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17 Dec 2002 : Column 794Wcontinued
Ms Blears: No research is currently being funded by the Government to examine the effect on health of using Quat. The advisory council on the misuse of drugs' research committee is now actively looking into commissioning research to gain an increased understanding of the risks associated with chewing Quat.
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column 608W, on recruitment, if he has written to NHS organisations with a list of unsuitable nursing agencies who persistently recruit nurses from developing countries, contrary to the code of practice; and what action he (a) has taken and (b) plans to take, against those NHS employers who have used nursing agencies who have breached the code of practice. 
Mr. Hutton [holding answer 10 December 2002]: The Department investigates any agency whose behaviour appears to be inconsistent with the code of practice. The agency will be investigated and given the opportunity to respond to the allegations and reconsider their practice.
(3) what criteria were used to assess the appropriate level of increase in the charges in connection with the treatment of road traffic casualties by the NHS, set out in the Road Traffic (NHS Charges) Amendment No.2 Regulations 2002; 
(4) what estimate he has made of the impact upon motor insurance premiums of the proposed charges set out in the Road Traffic (NHS Charges) Amendment (No 2) Regulations 2002; 
(5) what changes in NHS income will result in 200304 from the Road Traffic (NHS Charges) Amendment (No.2) Regulations 2002. 
Mr. Lammy [holding answer 16 December 2002]: Regulations to increase the tariff and cap for the recovery of national health service (NHS) costs following road traffic accidents were laid before Parliament on 11 December 2002. The regulations increase the tariff to take account of hospital and community health services (HCHS) inflation since 1997, which is the year the tariff was set. The regulations also increase the cap, as operational experience has shown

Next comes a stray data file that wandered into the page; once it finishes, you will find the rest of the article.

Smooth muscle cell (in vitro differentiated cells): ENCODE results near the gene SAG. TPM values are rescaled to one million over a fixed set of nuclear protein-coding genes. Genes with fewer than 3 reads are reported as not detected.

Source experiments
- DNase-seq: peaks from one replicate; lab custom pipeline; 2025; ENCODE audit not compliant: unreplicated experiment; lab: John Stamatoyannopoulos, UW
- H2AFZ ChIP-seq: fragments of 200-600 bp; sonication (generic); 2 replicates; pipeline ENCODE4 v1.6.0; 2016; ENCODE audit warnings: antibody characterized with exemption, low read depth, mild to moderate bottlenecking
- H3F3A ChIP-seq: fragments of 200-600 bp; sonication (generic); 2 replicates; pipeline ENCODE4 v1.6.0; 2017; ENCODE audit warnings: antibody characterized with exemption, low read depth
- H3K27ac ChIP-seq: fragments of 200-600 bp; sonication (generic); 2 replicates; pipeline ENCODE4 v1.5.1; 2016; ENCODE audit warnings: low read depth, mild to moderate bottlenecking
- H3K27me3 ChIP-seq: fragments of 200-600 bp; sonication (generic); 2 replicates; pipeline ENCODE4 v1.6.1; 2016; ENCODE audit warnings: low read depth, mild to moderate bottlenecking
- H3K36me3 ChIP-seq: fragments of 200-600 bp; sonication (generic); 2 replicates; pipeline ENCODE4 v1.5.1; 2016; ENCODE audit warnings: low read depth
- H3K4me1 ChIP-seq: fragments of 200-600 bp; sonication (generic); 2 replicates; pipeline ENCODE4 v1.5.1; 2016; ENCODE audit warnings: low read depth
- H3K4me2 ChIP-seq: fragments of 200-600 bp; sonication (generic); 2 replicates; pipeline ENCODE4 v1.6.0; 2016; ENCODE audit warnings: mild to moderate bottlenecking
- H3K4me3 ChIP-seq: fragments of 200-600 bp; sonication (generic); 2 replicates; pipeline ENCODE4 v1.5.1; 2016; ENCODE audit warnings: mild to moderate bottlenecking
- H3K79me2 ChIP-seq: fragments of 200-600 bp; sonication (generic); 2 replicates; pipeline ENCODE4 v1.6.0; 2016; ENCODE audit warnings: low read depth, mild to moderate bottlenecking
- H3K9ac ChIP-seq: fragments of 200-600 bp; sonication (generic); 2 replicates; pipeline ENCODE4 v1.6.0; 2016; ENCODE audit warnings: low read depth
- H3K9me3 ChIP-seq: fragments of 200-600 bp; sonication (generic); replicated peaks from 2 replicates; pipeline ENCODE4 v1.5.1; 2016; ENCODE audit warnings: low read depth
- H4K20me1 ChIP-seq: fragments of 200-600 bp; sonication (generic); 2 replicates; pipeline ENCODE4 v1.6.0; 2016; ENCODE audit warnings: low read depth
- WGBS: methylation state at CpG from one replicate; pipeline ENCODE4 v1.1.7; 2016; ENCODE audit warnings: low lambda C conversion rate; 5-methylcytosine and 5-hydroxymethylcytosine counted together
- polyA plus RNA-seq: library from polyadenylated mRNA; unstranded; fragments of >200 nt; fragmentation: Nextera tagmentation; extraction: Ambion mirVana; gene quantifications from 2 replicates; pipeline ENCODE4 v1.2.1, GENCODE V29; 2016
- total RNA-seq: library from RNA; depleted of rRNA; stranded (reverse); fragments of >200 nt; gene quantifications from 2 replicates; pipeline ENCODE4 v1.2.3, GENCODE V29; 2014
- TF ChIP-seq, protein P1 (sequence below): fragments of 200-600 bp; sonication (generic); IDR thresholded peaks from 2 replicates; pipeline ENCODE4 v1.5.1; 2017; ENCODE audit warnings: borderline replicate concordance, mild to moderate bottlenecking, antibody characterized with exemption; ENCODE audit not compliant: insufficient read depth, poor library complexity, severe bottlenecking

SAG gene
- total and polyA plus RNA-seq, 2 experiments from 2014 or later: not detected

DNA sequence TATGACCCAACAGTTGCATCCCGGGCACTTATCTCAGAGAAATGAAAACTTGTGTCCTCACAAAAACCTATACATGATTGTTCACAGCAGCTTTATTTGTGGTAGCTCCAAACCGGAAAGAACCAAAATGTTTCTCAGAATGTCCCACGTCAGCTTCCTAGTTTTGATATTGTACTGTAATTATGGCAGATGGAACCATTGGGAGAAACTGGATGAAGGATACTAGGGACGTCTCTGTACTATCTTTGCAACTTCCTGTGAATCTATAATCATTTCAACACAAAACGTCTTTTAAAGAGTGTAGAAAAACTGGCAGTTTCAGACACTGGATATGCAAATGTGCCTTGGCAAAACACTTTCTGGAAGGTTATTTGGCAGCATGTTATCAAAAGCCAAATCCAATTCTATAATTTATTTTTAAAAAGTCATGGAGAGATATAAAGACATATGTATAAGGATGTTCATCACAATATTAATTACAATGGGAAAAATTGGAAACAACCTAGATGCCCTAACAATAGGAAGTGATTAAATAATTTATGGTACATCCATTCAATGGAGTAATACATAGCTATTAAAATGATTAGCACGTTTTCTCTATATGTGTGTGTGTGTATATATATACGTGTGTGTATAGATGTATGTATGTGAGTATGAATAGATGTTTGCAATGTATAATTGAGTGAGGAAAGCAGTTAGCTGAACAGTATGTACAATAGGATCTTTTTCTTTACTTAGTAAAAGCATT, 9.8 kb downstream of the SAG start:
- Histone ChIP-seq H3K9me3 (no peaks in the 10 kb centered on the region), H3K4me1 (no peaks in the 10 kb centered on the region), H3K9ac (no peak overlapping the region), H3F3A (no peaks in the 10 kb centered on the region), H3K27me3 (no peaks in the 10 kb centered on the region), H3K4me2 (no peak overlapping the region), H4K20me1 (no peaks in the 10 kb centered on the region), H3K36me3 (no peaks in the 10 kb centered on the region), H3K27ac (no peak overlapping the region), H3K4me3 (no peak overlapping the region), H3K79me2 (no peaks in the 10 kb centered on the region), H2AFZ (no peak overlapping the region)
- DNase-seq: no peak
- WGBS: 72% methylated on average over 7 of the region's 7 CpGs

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that this was set too low when the scheme was introduced in April 1999. The increased cap would still relieve insurers of the full cost of treating those seriously injured in road traffic accidents.
The Department undertook a consultation on the proposed increases, which ran for three months between July and September 2002. Departmental officials discussed the consultation and the proposed increases with members of the insurance industry and their trade bodies.
The increased charges would increase income to NHS hospitals by around #56 million per year. However, as NHS costs are not repaid until the accident victim's compensation claim settles, which takes on average 18 months, NHS hospitals would not feel the full effect of the increases until the latter part of 2004. If this cost was spread evenly among all holders of compulsory motor vehicle insurance, then the cost of the average policy could be expected to rise by around 0.7 per cent., or around #3 per policy.
|Government Office Region||Percentage|
|Yorkshire and Humberside||28|
Note: For 2000, ONS have weighted the data to compensate for under-representation of people in some groups (for example, young men).
Source: Analysis of the ONS General Household Survey, published as 'Living in BritainResults from the 2000 General Household Survey'.